Updated: 1/6/2004; 11:08:47 PM.
Jeremy Allaire's Radio
An exploration of media, communications and applications over the Internet.

This is a personal weblog. The opinions expressed here represent my own and not those of my employer.


Thursday, October 17, 2002

We just recently posted the latest data on Flash Player penetration. Per usual, adoption is just phenomenal. Release about six months ago, Flash Player 6 is already up at about 60% ubiquity. With the current download rate of about 3 million copies per day, we'll reach general ubiquity faster than any previous version of the runtime.

What's most notable is that we're just rounding the bend, and passing all of the other video player technologies, and will quickly be the most available video format on the Internet. Compare other client runtime technologies, and note that Windows Media is at 63%. Flash Player 6 is at about 60%, and that was from a few weeks ago. If you want to deliver video to the widest range of users and the widest range of platforms, you now have a great platform to do so.

The best part of this, of course, is that Flash Player is about so much more than just audio and video.
10:50:46 PM    comment []

Kevin Werbach has just posted an extremely thought provoking paper/treatise/plea about a vision for ubiquitous wireless broadband in the United States, based on a concept he calls the Open Spectrum. The basic concept is that rather than having a structured, controlled and paid licensing for our airwaves, that the US government open up a wider range of frequencies to unlicensed traffic. Using the dramatic and explosive success of 802.11 and other 2.4Ghz applications as examples, he articulates clearly how and why an open approach could result in a much more dramatic, competitive, innovative and lower-cost infrastructure for broadband wireless.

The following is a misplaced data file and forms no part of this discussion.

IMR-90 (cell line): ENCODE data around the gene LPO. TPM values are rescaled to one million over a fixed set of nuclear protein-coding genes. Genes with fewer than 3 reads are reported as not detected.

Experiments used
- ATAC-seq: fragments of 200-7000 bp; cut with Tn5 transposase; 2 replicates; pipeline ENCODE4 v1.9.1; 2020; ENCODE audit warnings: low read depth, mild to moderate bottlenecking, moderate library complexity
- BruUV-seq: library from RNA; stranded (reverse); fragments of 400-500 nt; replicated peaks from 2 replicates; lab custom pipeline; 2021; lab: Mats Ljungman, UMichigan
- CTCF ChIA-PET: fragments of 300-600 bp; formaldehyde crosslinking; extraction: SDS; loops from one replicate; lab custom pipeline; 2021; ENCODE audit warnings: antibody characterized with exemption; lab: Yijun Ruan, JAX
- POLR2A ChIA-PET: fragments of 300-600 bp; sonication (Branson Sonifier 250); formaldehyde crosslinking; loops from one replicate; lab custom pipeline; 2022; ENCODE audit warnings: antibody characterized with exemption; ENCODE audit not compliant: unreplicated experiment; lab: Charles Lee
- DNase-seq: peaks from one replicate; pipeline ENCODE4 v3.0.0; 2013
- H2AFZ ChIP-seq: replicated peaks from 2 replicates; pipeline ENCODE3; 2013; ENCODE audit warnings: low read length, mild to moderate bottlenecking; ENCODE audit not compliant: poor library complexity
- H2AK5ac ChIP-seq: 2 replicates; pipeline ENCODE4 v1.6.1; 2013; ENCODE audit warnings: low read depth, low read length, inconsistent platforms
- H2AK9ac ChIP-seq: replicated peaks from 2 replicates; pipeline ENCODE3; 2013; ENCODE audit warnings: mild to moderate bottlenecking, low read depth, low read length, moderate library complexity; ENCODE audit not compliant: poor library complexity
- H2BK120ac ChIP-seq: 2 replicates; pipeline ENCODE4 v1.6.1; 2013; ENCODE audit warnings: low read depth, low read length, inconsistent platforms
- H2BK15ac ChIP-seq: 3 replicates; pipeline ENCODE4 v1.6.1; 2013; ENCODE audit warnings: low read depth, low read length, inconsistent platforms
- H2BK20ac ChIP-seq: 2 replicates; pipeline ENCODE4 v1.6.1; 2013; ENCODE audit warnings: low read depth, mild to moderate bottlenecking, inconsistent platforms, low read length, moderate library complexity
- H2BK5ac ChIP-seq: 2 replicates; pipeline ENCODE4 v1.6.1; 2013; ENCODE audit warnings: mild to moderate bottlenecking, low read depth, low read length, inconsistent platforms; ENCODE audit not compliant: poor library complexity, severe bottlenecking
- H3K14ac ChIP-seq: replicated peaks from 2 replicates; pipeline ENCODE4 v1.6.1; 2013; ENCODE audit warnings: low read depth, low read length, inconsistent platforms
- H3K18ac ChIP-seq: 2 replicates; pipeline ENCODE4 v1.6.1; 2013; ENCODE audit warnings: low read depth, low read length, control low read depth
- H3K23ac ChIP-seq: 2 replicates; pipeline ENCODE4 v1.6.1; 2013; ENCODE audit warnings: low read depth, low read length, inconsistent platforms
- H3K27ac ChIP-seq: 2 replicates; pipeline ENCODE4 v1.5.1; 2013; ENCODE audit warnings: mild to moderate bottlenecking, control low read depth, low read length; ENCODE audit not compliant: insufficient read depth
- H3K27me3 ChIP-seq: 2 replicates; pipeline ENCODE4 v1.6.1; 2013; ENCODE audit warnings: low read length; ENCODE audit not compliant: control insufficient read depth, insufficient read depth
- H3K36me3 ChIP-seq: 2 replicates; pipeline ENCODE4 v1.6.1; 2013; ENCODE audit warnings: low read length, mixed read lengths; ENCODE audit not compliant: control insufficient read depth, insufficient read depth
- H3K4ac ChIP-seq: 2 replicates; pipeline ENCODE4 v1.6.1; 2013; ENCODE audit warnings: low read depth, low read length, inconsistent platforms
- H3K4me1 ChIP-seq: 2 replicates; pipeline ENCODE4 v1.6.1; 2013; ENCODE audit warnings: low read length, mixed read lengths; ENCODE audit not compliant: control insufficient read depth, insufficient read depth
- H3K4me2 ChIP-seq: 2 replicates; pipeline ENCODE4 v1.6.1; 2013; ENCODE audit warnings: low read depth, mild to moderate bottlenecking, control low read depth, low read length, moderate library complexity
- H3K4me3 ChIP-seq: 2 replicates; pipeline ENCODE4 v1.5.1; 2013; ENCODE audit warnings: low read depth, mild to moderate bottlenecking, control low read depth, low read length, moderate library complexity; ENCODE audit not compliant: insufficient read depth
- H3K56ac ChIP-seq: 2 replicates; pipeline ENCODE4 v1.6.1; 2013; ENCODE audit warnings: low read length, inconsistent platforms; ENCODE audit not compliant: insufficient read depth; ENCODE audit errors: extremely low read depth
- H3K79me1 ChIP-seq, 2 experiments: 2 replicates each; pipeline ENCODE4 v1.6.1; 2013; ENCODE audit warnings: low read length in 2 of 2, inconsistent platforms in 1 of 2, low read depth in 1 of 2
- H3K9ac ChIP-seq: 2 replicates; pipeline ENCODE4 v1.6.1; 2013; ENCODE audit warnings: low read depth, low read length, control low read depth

One really notable thing for me about his piece is how much it reminds me of the similar debates and discussions that surrounded the commercialization of the Internet, and Internet access in the early 1990s. In 1991 and 1992, Lotus founder and chairman of the Electronic Frontier Foundation (EFF), Mitch Kapor, was out driving what he called the "Open Road" agenda for the commercialization of the Internet. Mitch's work had a huge influence on my views for how and why the Internet would evolve as a platform, despite government and industry efforts to build a separate, highly integrated, tightly controlled "information superhighway".

For several years, Mitch lobbied, pursuaded and educated people on how the basic research and education network that was the Internet -- dubbed NREN at the time -- could become an incredible commercial platform. Within a couple of years, a half-dozen IP network suppliers were given the right to sell commercial Internet access, including allowing other service providers to sub-license/distribute access to their networks. The rest is history.

The parallels between the Open Road and the Open Spectrum are striking. We're in a situation where the government and industry are largely missing the boat, ignoring fundamental dynamics in the highly decentralized, entreprenurial world of computing and the Internet. The Open Road paved the way for tens of thousands of small, medium and large businesses to build on a public network, one that was largely unregulated, with incredible opportunities for continuous innovation. We got the Internet.

The Open Spectrum today is the world of 802.11 and WiFi, in contrast to the tightly controlled world of digital airwaves that billions are being thrown at, with small numbers of owners, and grand plans for integrated, end-to-end coverage and services. With or without the government and large industry support, the WiFi industry will explode and grow just as the early Internet access industry did. A little nudge or push in the right direction --- just what Kevin is recommending --- could go a long way to making that happen in a richer, faster way.

Kudos to Kevin for his thoughtful and highly relevant work here.
10:18:22 PM    comment []

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